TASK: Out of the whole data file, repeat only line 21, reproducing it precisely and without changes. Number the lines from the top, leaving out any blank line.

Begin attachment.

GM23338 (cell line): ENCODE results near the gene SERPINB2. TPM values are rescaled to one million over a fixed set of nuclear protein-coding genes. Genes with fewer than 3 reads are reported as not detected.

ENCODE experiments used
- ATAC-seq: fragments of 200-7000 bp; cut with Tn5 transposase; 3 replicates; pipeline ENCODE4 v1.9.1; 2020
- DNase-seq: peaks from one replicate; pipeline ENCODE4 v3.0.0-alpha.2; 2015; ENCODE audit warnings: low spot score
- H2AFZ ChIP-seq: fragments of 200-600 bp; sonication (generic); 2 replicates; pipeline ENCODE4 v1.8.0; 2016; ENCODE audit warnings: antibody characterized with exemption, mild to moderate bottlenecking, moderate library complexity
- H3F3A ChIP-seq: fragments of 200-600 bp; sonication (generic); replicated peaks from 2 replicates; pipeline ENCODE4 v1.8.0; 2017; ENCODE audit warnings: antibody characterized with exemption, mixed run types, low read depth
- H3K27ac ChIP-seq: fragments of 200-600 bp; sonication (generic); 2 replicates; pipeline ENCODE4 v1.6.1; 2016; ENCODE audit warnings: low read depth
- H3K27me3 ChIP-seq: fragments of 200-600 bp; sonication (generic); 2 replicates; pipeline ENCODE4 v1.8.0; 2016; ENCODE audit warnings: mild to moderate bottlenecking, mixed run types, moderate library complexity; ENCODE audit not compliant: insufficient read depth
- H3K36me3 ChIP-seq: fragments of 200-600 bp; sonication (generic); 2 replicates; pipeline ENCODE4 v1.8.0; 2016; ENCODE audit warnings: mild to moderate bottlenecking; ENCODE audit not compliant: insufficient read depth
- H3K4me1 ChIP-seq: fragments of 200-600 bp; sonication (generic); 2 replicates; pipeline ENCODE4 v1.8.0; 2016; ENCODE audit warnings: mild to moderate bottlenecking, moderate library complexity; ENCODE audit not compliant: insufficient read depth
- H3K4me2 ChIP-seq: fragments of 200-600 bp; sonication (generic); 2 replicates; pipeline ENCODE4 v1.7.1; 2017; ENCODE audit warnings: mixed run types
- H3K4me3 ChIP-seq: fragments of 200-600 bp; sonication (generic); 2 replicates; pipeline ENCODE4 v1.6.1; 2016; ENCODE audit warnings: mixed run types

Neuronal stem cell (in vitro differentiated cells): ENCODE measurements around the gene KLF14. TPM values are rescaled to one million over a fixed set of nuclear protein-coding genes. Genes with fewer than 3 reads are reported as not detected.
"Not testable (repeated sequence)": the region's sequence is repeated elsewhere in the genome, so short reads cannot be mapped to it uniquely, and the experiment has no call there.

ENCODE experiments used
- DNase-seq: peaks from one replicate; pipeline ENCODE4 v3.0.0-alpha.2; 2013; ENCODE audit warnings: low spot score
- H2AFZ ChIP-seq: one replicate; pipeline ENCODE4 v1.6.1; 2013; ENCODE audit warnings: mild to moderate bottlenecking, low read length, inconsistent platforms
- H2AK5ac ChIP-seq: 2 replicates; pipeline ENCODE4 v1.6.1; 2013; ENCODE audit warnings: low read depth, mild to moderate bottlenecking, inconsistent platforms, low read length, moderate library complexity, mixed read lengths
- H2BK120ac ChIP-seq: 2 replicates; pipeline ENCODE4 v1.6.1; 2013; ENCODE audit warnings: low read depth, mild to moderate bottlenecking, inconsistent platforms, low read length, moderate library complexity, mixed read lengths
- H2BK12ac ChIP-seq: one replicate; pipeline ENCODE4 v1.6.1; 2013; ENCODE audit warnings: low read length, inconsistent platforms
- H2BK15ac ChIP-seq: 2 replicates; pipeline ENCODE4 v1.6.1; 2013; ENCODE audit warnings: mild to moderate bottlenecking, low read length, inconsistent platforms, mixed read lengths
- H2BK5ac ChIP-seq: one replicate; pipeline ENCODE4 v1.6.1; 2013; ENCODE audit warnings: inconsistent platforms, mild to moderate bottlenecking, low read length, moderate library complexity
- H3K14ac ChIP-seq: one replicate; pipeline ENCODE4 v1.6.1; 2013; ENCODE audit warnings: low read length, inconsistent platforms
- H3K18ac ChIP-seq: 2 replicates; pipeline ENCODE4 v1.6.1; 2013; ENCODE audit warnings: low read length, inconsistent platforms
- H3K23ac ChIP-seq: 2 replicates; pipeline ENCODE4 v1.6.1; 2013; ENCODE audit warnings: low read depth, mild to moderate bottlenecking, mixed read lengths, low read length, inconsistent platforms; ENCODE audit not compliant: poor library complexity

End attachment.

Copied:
- H2BK15ac ChIP-seq: 2 replicates; pipeline ENCODE4 v1.6.1; 2013; ENCODE audit warnings: mild to moderate bottlenecking, low read length, inconsistent platforms, mixed read lengths